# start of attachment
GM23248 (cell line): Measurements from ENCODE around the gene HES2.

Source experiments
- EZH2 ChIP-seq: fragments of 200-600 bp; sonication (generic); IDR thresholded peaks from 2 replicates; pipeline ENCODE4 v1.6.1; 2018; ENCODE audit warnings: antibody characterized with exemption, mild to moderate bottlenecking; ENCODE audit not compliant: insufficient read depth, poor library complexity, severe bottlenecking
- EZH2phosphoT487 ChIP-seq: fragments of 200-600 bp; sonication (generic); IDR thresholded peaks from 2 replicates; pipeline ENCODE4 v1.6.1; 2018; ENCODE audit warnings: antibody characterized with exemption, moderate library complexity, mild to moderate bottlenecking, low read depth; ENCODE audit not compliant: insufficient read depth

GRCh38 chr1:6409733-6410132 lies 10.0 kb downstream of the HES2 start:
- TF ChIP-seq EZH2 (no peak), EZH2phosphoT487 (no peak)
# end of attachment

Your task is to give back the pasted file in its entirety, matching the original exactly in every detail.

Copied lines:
GM23248 (cell line): Measurements from ENCODE around the gene HES2.

Source experiments
- EZH2 ChIP-seq: fragments of 200-600 bp; sonication (generic); IDR thresholded peaks from 2 replicates; pipeline ENCODE4 v1.6.1; 2018; ENCODE audit warnings: antibody characterized with exemption, mild to moderate bottlenecking; ENCODE audit not compliant: insufficient read depth, poor library complexity, severe bottlenecking
- EZH2phosphoT487 ChIP-seq: fragments of 200-600 bp; sonication (generic); IDR thresholded peaks from 2 replicates; pipeline ENCODE4 v1.6.1; 2018; ENCODE audit warnings: antibody characterized with exemption, moderate library complexity, mild to moderate bottlenecking, low read depth; ENCODE audit not compliant: insufficient read depth

GRCh38 chr1:6409733-6410132 lies 10.0 kb downstream of the HES2 start:
- TF ChIP-seq EZH2 (no peak), EZH2phosphoT487 (no peak)